There are days when you look around and you feel like you’ve living under a dome of absolute chaos. Your house is a mess, you’ve forgotten about important appointments, and that dreaded to-do list lies under a paper mountain. How you can self-improve at all if you can’t even see past what’s piling up in front of you?
Thinking about the long-term is way too overwhelming at this point. You don’t want to put a creative cap on, but a productive one! If you want to self-improve, some of the goals you should start with must be immediate-term. This will allow you to witness yourself getting something done and gain a sense of self-trust. So, let’s get you fired up.
If you have no idea how to get started, here are three things you can do to self-improve right now. If done step-by-step, they should take less than an hour.
SELF-IMPROVE BY… TIDYING YOUR SPACE (20-30 minutes)
It’s said so many times it’s become clichéd. Clean your room. Make your bed. Shine your sink. But it’s clichéd because it’s true. You can’t overestimate how horrible your mind feels in an environment where household items and small creatures routinely get lost.
And it makes sense. In our leisure time alone, our brains process 34 GIGABYTES of information every single day! When your brain registers an unkempt environment on top of everything else, it’s overwhelming!
YOUR ACTION STEPS:
- Decide where you’re going to be doing most of your work today. Take some time to clear away any clutter that could prove distracting. If it’s in your study, take some time to clear away the mess, or put the majority of the clutter away. If you work from your bedroom, like me, make sure your bed looks neat, and your surfaces are cleared away.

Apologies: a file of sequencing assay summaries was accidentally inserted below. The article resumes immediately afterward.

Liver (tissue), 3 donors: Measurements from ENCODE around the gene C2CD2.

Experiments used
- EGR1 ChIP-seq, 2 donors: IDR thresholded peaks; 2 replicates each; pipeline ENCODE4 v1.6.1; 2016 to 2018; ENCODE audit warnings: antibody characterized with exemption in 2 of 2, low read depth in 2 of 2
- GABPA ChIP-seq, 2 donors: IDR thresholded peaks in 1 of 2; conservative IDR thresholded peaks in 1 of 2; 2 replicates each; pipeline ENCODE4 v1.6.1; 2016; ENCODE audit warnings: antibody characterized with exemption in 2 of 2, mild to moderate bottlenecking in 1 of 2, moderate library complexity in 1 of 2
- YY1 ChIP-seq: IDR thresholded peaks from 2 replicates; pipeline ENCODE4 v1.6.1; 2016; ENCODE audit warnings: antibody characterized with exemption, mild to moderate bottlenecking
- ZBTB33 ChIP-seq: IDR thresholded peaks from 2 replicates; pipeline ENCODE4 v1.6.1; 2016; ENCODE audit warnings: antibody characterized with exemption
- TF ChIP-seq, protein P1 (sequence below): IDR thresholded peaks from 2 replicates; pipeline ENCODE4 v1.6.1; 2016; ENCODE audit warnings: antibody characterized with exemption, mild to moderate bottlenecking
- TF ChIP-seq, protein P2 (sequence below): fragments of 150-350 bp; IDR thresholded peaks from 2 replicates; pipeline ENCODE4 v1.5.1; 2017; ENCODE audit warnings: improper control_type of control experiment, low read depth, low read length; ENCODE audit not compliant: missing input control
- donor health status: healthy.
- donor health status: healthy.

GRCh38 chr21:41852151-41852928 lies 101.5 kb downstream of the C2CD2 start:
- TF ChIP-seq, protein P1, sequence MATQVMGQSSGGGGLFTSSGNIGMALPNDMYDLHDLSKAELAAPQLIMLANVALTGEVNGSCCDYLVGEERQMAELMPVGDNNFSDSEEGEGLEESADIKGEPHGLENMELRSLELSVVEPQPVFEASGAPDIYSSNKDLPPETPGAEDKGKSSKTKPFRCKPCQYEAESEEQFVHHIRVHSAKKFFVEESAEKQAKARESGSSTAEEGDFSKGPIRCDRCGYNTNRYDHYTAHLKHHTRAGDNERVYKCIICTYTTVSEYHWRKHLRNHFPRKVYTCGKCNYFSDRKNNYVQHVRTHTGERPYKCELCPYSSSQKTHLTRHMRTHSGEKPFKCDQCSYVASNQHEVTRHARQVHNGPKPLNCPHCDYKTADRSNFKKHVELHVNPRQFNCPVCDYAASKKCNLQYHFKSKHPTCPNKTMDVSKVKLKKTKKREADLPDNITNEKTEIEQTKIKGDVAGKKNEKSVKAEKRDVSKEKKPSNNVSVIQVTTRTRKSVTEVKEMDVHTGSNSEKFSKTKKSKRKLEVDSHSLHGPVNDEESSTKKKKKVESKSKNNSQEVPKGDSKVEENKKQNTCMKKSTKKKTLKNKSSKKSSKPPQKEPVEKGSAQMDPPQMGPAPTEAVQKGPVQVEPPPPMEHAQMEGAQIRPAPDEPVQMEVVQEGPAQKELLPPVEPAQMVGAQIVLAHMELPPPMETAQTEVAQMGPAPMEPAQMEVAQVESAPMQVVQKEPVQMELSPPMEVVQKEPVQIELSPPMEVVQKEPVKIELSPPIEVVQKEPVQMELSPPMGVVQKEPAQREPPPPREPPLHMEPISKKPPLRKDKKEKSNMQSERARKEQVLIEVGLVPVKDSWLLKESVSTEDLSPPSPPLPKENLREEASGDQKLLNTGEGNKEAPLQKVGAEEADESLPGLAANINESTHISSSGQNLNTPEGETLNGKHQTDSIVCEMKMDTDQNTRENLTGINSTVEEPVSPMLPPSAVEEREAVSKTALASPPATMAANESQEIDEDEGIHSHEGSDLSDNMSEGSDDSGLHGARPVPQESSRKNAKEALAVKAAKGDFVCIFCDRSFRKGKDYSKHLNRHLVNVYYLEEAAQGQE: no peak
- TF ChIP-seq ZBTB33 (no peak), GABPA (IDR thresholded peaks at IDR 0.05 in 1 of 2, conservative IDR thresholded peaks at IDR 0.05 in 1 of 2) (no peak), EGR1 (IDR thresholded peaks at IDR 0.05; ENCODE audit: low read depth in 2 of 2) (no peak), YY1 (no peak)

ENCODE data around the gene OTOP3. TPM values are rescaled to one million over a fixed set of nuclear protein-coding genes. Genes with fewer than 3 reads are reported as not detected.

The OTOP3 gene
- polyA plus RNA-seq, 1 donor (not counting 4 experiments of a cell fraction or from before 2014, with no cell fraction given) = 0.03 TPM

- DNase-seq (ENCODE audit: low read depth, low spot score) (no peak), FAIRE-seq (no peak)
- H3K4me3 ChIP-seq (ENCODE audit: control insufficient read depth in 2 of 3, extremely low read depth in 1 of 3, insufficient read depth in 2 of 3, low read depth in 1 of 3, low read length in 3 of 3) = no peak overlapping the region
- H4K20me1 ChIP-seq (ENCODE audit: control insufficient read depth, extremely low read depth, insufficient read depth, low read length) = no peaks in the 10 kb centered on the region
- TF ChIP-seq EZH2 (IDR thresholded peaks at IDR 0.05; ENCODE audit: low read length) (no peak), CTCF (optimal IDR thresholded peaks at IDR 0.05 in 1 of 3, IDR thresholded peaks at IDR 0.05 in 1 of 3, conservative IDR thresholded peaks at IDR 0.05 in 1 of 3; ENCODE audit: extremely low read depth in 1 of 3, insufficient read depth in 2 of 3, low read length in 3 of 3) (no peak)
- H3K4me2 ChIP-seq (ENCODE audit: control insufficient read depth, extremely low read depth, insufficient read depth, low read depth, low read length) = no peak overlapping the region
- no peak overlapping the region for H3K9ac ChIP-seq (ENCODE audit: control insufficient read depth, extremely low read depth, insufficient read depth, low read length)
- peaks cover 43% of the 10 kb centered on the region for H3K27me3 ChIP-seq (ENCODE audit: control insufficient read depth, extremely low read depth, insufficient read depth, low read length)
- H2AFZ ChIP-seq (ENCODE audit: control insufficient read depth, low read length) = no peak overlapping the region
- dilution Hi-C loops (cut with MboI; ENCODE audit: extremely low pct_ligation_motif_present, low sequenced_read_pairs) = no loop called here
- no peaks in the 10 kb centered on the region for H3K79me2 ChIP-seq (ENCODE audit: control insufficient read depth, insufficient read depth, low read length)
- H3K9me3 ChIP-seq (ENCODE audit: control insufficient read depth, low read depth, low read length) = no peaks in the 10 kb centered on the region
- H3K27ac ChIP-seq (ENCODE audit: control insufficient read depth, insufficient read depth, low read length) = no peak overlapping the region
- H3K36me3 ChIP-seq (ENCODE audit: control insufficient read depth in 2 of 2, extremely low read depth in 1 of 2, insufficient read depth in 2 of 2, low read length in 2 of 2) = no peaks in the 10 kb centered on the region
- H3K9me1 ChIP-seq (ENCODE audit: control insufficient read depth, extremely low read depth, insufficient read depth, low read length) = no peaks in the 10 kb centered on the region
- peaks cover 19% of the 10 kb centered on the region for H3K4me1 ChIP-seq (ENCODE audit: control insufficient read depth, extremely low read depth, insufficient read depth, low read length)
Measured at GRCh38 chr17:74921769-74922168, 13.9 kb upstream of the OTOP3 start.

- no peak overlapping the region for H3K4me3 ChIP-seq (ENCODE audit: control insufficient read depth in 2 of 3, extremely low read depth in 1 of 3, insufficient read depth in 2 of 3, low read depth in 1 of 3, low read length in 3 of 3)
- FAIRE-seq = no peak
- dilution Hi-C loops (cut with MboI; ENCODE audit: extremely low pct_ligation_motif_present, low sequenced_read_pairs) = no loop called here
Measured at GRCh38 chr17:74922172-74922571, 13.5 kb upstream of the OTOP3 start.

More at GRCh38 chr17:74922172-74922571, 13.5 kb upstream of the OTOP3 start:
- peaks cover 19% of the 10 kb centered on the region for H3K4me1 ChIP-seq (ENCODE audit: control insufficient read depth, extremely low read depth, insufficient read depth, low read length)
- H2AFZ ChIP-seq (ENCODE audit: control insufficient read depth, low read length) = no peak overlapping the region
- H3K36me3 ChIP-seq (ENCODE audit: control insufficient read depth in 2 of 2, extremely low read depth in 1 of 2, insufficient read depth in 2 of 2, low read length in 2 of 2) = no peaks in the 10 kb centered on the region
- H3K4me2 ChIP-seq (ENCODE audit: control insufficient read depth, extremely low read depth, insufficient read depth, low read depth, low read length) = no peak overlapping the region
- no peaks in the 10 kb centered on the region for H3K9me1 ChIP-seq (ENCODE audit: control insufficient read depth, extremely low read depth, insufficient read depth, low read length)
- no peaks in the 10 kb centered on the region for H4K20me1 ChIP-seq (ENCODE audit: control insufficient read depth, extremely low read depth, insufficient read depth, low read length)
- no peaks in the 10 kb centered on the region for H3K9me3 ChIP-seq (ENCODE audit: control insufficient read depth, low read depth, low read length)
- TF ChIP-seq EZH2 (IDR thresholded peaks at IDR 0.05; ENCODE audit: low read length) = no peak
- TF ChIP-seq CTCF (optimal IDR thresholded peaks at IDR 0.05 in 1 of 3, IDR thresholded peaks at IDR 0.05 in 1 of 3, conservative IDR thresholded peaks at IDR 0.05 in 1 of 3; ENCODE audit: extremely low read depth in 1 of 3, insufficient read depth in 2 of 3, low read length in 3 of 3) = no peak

- This also applies to your digital space. If you open up your computer and you’re greeted with twenty open tabs, five open applications, and a desktop full of icons, you’re already running when you should be stretching for the task ahead! Clear it away.
- Don’t be a tab hoarder (like me). If you really need those tabs open again you can go back through your history. Still worried? Open a new window, or if you’re on a Mac, or create different desktops for your different workspaces.
SELF-IMPROVE BY… CREATING A DOUBLE-PAGE REFLECTION SPREAD (15-20 minutes)
I tried this for the first time about a week ago, and it gave me a lot, and I mean a lot, of clarity. Want to check that your actions are lining up with your ideals? Draw up one of these bad boys.
YOUR ACTION STEPS:
- Write on the right-hand side what you would love your day to be like. What would Ideal You do from the moment you woke up until the moment your head hit the pillow? Don’t read over it when you finish writing.
- On the left-hand side, write down your reality. What you actually did today is a good way to get down the real truth.
- Read back through your ideal day, circling its elements/ingredients.
- Read back through the current situation, circling the problems – the actions you’re taking that are causing you to steer away from your ideal self.
- Write these poor actions down in a list, and write down next to them the ideal versions. Have a look at both columns, and think about how big a jump it would be to get from Column A to Column B.